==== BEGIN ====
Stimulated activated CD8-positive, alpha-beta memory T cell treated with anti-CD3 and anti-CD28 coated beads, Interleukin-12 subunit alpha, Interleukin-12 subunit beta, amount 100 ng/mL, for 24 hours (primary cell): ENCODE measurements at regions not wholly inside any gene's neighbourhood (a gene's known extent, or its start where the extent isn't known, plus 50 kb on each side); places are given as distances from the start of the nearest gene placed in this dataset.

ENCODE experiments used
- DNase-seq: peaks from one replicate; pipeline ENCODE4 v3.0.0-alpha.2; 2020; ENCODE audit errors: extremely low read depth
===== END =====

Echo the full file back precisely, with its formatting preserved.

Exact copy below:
Stimulated activated CD8-positive, alpha-beta memory T cell treated with anti-CD3 and anti-CD28 coated beads, Interleukin-12 subunit alpha, Interleukin-12 subunit beta, amount 100 ng/mL, for 24 hours (primary cell): ENCODE measurements at regions not wholly inside any gene's neighbourhood (a gene's known extent, or its start where the extent isn't known, plus 50 kb on each side); places are given as distances from the start of the nearest gene placed in this dataset.

ENCODE experiments used
- DNase-seq: peaks from one replicate; pipeline ENCODE4 v3.0.0-alpha.2; 2020; ENCODE audit errors: extremely low read depth